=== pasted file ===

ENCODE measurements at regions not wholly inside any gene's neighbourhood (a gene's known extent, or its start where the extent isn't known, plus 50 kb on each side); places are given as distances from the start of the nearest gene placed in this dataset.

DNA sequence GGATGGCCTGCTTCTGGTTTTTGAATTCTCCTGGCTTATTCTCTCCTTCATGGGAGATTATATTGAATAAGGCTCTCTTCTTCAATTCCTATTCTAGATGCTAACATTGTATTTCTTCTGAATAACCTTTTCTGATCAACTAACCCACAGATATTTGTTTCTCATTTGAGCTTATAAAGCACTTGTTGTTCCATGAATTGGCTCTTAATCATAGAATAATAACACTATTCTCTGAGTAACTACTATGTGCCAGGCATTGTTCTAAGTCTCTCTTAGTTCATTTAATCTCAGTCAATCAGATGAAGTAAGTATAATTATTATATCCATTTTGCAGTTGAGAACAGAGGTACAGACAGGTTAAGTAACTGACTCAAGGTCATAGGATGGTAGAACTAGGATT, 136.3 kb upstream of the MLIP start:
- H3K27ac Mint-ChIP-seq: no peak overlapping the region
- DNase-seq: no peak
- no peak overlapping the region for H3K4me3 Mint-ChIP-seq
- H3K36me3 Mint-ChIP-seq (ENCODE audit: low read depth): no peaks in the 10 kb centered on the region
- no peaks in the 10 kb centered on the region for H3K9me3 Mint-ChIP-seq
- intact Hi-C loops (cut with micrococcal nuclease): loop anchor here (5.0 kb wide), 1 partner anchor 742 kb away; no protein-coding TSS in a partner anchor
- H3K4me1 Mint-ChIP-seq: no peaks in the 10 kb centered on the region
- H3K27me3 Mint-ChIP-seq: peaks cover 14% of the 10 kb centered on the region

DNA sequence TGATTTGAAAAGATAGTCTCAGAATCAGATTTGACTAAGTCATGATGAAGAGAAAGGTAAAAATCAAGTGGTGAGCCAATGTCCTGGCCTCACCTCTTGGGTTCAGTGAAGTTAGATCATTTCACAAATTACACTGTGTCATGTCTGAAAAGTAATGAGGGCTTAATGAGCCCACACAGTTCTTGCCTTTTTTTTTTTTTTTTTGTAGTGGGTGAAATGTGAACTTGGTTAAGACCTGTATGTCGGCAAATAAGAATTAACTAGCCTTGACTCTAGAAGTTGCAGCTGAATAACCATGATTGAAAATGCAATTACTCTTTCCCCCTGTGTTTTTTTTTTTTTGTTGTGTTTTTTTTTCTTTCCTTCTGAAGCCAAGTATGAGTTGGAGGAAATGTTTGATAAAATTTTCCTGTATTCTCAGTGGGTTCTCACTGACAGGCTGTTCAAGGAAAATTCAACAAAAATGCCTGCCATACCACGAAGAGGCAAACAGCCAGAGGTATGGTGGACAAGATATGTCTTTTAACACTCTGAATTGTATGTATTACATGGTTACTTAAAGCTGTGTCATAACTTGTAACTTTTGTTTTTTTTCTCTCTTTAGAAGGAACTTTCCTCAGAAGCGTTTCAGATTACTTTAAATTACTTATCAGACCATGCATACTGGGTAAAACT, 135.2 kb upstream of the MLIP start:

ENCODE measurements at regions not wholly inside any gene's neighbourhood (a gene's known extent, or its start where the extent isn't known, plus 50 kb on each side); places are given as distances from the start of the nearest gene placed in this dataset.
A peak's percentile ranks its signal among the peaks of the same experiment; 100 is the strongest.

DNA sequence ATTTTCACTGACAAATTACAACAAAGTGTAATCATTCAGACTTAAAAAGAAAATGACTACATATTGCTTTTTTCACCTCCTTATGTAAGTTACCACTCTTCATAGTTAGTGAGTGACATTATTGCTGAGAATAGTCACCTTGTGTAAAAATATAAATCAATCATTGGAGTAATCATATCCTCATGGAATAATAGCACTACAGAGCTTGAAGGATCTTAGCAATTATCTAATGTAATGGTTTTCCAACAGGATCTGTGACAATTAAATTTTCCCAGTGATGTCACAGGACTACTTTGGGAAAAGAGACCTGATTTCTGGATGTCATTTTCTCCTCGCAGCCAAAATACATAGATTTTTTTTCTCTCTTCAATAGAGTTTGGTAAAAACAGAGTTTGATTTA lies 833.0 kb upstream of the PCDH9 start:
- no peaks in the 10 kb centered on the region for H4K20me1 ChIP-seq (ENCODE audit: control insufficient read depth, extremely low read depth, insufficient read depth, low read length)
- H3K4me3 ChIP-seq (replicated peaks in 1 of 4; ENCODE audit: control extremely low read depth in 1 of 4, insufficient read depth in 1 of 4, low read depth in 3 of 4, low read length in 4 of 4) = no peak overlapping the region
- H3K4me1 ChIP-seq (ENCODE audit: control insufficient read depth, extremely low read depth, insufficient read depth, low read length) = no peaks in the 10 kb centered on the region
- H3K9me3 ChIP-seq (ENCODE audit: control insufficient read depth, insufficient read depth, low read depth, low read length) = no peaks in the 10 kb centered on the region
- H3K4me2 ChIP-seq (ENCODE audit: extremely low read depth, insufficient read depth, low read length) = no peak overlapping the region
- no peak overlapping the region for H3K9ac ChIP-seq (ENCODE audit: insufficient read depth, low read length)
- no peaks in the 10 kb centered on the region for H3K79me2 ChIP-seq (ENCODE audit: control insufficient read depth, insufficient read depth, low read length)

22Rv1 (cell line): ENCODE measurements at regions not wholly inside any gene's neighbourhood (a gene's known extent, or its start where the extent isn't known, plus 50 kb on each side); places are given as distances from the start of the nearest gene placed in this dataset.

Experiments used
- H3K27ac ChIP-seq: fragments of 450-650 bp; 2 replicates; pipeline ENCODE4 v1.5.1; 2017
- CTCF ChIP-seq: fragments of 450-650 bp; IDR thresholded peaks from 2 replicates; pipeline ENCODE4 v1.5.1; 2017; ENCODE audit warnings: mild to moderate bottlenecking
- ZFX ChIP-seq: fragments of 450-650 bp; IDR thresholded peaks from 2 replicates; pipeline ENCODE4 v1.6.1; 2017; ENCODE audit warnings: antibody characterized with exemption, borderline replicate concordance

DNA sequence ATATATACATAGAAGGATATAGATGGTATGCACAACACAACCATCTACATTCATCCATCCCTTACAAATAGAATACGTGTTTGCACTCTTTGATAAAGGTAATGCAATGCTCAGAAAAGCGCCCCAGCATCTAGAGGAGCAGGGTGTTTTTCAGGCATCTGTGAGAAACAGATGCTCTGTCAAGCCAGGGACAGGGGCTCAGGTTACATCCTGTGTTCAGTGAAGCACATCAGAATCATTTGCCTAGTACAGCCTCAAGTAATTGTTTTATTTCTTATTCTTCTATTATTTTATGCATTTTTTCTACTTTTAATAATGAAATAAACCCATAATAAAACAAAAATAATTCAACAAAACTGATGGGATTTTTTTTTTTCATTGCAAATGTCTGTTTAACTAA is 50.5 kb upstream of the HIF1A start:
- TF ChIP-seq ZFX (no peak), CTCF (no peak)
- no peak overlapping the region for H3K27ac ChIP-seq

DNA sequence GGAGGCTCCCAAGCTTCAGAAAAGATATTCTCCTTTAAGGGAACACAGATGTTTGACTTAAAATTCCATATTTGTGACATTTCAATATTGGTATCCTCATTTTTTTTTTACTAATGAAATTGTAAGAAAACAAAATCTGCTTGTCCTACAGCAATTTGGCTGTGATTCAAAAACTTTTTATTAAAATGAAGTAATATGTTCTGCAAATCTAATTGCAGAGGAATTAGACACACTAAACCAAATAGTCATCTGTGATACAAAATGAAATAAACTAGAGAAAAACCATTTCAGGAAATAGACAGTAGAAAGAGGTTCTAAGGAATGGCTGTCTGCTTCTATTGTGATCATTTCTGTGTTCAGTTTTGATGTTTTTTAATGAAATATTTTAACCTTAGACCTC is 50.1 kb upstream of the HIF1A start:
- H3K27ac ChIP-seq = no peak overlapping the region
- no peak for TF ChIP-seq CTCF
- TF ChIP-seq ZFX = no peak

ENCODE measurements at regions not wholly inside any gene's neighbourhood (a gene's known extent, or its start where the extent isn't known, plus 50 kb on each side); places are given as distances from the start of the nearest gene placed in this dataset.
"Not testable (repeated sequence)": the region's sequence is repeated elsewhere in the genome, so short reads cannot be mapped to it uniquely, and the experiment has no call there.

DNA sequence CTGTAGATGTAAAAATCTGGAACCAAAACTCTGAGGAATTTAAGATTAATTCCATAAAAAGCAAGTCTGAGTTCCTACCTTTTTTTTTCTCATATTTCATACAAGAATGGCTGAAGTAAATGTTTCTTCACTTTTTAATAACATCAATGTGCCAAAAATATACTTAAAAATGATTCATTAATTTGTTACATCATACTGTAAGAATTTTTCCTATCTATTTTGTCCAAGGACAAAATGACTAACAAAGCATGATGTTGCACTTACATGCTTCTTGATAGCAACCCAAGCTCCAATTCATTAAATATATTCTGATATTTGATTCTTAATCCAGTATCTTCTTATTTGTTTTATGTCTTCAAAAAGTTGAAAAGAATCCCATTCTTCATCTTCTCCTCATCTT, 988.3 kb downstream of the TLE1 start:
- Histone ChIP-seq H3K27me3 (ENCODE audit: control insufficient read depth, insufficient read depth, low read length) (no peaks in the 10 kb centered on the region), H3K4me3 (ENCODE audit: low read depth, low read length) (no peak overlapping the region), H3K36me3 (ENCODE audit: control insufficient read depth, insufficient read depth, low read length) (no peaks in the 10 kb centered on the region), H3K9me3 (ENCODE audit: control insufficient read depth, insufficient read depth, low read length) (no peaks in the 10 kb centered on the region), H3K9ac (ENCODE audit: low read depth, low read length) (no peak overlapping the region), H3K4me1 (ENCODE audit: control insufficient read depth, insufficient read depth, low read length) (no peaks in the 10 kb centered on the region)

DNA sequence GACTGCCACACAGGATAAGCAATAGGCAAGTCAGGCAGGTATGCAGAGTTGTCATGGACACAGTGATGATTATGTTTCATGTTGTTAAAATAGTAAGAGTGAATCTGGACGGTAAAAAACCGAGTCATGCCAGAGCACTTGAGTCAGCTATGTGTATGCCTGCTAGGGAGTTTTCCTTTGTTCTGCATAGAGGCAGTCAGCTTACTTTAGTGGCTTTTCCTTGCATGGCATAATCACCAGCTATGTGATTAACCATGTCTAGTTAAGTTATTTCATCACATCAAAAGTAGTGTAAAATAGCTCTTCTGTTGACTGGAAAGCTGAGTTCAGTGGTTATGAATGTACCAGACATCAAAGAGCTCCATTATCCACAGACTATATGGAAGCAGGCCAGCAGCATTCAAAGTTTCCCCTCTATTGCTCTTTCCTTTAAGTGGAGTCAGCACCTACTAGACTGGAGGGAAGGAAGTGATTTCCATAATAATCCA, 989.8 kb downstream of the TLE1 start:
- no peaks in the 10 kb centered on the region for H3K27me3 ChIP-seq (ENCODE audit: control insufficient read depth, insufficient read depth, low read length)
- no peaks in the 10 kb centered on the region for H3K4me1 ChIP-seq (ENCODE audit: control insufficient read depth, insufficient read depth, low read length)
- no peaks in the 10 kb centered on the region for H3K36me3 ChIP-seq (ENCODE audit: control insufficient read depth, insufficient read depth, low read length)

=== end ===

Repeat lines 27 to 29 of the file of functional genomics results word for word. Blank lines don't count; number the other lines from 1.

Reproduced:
DNA sequence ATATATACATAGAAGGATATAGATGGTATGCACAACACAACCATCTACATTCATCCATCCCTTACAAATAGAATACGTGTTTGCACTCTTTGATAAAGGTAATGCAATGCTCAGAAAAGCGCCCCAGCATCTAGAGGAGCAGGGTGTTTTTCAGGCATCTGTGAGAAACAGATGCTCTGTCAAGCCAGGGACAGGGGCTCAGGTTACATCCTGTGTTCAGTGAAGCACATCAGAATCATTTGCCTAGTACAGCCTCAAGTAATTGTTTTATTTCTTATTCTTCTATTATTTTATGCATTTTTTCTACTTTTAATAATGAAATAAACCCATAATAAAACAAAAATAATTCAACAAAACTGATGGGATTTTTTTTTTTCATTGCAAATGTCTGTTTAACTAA is 50.5 kb upstream of the HIF1A start:
- TF ChIP-seq ZFX (no peak), CTCF (no peak)
- no peak overlapping the region for H3K27ac ChIP-seq